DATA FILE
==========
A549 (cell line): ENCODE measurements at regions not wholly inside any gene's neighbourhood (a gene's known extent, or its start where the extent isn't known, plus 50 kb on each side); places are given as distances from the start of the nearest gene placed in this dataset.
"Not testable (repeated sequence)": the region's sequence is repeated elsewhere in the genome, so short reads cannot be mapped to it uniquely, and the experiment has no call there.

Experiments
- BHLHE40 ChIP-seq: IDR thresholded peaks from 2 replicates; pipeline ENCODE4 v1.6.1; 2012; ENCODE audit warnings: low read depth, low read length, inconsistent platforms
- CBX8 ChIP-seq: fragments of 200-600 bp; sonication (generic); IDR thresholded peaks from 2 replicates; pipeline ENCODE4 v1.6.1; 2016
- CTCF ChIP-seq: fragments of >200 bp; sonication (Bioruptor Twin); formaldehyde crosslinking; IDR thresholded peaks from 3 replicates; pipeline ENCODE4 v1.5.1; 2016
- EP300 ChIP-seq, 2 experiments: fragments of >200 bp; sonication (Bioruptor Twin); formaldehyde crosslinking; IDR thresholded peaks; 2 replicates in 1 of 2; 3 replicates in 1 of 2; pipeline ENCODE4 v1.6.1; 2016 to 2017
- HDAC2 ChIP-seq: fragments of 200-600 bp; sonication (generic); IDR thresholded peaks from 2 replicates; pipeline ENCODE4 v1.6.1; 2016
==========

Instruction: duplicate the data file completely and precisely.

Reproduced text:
A549 (cell line): ENCODE measurements at regions not wholly inside any gene's neighbourhood (a gene's known extent, or its start where the extent isn't known, plus 50 kb on each side); places are given as distances from the start of the nearest gene placed in this dataset.
"Not testable (repeated sequence)": the region's sequence is repeated elsewhere in the genome, so short reads cannot be mapped to it uniquely, and the experiment has no call there.

Experiments
- BHLHE40 ChIP-seq: IDR thresholded peaks from 2 replicates; pipeline ENCODE4 v1.6.1; 2012; ENCODE audit warnings: low read depth, low read length, inconsistent platforms
- CBX8 ChIP-seq: fragments of 200-600 bp; sonication (generic); IDR thresholded peaks from 2 replicates; pipeline ENCODE4 v1.6.1; 2016
- CTCF ChIP-seq: fragments of >200 bp; sonication (Bioruptor Twin); formaldehyde crosslinking; IDR thresholded peaks from 3 replicates; pipeline ENCODE4 v1.5.1; 2016
- EP300 ChIP-seq, 2 experiments: fragments of >200 bp; sonication (Bioruptor Twin); formaldehyde crosslinking; IDR thresholded peaks; 2 replicates in 1 of 2; 3 replicates in 1 of 2; pipeline ENCODE4 v1.6.1; 2016 to 2017
- HDAC2 ChIP-seq: fragments of 200-600 bp; sonication (generic); IDR thresholded peaks from 2 replicates; pipeline ENCODE4 v1.6.1; 2016